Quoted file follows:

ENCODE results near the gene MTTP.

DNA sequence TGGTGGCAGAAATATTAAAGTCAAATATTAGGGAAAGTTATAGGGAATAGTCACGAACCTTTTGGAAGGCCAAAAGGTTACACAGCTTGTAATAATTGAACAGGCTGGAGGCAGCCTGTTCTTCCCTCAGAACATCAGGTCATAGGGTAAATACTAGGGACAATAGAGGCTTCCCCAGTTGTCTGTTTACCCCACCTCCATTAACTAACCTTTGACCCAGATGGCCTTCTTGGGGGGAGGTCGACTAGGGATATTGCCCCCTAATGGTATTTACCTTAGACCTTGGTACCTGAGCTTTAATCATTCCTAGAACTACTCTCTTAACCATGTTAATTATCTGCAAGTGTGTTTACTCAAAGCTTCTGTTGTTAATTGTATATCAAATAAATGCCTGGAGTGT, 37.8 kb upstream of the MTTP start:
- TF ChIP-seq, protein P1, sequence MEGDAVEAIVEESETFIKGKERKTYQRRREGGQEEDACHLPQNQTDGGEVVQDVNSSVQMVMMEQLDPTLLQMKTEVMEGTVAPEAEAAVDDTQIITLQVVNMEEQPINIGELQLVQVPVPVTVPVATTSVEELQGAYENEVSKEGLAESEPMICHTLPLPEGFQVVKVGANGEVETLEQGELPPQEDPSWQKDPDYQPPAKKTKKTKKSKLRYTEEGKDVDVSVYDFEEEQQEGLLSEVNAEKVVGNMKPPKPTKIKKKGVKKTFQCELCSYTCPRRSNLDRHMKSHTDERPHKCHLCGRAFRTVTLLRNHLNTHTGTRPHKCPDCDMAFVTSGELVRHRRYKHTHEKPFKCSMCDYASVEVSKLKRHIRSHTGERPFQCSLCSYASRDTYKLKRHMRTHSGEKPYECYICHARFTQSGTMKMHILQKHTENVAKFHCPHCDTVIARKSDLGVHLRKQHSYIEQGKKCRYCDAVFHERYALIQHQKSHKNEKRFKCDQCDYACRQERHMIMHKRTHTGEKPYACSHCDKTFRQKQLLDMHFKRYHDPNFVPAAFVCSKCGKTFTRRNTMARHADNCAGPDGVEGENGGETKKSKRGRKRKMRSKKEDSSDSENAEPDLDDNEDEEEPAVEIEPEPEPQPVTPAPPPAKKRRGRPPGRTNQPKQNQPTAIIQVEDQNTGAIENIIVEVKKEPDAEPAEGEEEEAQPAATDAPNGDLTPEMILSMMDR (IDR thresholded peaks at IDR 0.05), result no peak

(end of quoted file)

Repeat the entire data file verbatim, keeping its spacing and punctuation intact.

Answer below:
ENCODE results near the gene MTTP.

DNA sequence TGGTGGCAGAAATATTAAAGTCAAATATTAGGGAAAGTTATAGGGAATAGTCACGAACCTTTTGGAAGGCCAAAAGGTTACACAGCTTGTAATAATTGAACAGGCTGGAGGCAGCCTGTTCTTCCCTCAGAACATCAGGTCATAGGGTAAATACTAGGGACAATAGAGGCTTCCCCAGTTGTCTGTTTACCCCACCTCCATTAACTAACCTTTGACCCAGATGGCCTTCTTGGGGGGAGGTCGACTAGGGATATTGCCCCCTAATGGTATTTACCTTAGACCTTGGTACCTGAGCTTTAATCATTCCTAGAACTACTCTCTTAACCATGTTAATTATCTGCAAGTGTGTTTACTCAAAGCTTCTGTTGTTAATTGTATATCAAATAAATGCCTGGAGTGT, 37.8 kb upstream of the MTTP start:
- TF ChIP-seq, protein P1, sequence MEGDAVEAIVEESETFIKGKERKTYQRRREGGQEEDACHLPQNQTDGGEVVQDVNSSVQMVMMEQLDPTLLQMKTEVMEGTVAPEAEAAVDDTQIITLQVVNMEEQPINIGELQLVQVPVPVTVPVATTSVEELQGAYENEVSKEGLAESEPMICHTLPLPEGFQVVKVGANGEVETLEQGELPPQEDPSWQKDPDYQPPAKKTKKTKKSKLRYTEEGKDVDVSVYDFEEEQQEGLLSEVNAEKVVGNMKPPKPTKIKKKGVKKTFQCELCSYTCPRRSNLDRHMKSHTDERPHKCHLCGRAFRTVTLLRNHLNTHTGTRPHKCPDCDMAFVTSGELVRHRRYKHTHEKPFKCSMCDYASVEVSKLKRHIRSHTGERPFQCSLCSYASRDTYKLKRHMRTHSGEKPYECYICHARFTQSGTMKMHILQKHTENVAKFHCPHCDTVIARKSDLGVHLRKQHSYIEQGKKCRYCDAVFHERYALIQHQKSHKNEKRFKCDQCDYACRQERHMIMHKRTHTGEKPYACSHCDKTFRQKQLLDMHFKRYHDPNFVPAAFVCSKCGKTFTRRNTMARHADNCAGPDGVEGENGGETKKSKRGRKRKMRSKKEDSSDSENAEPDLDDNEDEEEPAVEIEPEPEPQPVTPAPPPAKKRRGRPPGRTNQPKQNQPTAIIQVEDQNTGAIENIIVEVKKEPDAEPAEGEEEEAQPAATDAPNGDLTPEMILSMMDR (IDR thresholded peaks at IDR 0.05), result no peak